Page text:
Thanks to famous documentary photographs of Americans during the Great Depression, we tend to visualize everything that happened in the 1930s in black-and-white. In fact, Kodachrome first became available in the U.S. in 1935, and several photographers for the Farm Security Administration experimented with the new color film as they traveled across the country. Bound for Glory: America in Color 1939-43
presents an oddly startling world of small towns and country roads ablaze in the vivid hues of real life. A sunburned family in Pie Town, New Mexico, eat a dinner of homemade biscuits, grits, and gravy. Sisters wearing print dresses all made from the same rose and blue fabric seem dazed at the wonders of a state fair in Vermont. Work horses graze on bright green grass under a moody Kansas sky. Chosen from an archive of about 1,600 vintage color slides, the 175 photos in the book are the work of several documentary photographers, including Marion Post Wolcott and Jack Delano. Partway through this panorama of Americana, the tone and subject matter shift. Suddenly, the U.S. is at war, and the casual, unposed quality of the earlier images shifts into self-conscious glorification of the American war effort by the Office of War Information, with shots of steel mills and train yards, and of women newly hired by factories to assemble bomber parts. It's clear from Paul Hendrickson's engaging introduction that the pre-war images are the ones he finds most captivating. This slender volume--which aptly borrows the title of Dustbowl troubadour Woody Guthrie's autobiography--offers a window on a distant era in which grinding poverty and racial segregation coexist with the simple pleasures of rural and small-town life. Cathy Curtis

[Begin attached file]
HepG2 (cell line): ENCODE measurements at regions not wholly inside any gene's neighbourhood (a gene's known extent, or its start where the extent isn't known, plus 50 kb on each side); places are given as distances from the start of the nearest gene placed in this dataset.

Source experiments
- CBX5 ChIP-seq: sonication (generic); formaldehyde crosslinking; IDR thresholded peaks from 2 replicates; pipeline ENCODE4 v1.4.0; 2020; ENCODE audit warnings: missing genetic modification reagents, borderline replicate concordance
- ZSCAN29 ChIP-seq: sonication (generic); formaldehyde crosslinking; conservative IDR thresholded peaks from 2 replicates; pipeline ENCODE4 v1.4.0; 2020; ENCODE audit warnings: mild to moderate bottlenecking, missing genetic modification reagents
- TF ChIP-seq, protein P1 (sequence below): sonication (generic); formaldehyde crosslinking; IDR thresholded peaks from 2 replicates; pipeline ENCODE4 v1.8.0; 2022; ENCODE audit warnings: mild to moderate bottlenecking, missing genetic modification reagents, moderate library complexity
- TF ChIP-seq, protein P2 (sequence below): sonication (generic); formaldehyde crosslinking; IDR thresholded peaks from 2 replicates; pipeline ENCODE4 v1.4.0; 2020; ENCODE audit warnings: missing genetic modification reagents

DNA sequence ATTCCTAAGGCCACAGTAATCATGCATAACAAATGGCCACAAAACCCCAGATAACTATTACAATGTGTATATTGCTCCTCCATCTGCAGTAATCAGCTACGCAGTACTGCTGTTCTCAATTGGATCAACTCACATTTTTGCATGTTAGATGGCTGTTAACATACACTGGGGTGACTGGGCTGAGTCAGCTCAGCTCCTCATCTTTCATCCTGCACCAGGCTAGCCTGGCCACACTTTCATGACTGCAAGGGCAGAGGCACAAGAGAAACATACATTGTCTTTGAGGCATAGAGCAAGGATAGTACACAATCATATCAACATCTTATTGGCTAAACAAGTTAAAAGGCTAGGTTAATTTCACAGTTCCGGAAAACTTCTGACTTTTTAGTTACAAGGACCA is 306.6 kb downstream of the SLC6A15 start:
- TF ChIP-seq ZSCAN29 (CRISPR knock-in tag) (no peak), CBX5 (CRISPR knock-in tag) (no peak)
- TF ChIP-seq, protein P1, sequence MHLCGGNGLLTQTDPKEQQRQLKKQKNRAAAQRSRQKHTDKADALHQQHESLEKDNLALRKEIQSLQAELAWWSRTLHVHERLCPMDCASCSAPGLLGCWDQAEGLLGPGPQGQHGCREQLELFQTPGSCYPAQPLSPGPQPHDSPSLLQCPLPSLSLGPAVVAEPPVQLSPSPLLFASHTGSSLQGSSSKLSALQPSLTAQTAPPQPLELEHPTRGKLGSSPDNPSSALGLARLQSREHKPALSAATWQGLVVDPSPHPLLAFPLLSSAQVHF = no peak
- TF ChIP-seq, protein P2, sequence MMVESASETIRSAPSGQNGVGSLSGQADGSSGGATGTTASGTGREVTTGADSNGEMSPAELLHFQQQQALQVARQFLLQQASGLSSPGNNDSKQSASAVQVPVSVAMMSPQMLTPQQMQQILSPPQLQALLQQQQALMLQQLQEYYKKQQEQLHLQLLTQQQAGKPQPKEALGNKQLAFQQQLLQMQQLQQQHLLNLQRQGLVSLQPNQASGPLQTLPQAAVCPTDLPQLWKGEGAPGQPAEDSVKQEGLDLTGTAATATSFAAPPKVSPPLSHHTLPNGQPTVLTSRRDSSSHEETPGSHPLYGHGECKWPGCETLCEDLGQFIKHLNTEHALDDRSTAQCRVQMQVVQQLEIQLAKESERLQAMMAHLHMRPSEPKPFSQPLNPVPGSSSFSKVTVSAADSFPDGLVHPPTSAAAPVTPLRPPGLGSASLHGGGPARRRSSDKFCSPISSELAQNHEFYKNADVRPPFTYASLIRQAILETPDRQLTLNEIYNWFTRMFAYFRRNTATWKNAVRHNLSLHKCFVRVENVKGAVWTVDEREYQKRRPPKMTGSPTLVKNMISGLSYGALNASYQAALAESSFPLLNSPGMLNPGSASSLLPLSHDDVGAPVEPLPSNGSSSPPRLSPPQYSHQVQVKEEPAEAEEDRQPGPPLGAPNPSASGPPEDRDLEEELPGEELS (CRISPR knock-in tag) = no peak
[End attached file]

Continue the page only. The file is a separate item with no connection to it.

From Publishers Weekly
Taken from 1939 to 1943 under the auspices of the Farm Security Administration and the Office of War Information, these 175 "lost" photos feature shots by Russell Lee, Andreas Feininger and Marion Post Wolcott, using the then-revolutionary technology of Kodachrome film. Color photographs taken before 1939 have largely deteriorated, so these surviving photos are later than the most familiar b&w Depression-era shots. This 11¾"×8½" volume thus "colorizes" one's normally black-and-white impressions of a very vibrant time, as Hendrickson (Sons of Mississippi
) notes in his introduction. The logic behind the arrangement of the photos, which at first seems largely random, as it follows neither photographer, location nor chronology, becomes clear by the end of the book: the U.S.'s industrial rise. Images of urban lethargy and farmhands picking cotton under hot blue skies (the unbearable conditions of cotton-picking somehow seem more apparent in color) gradually give way to images of mobility, mechanization and a changing economy. Arnold T. Palmer's gleaming portraits of Rosie the riveter–like aircraft workers follow Jack Delano's earthier photos of male railroad workers, their sweaty and intent faces caked with soot. Tellingly, the book ends with photos of bombers flying over California.
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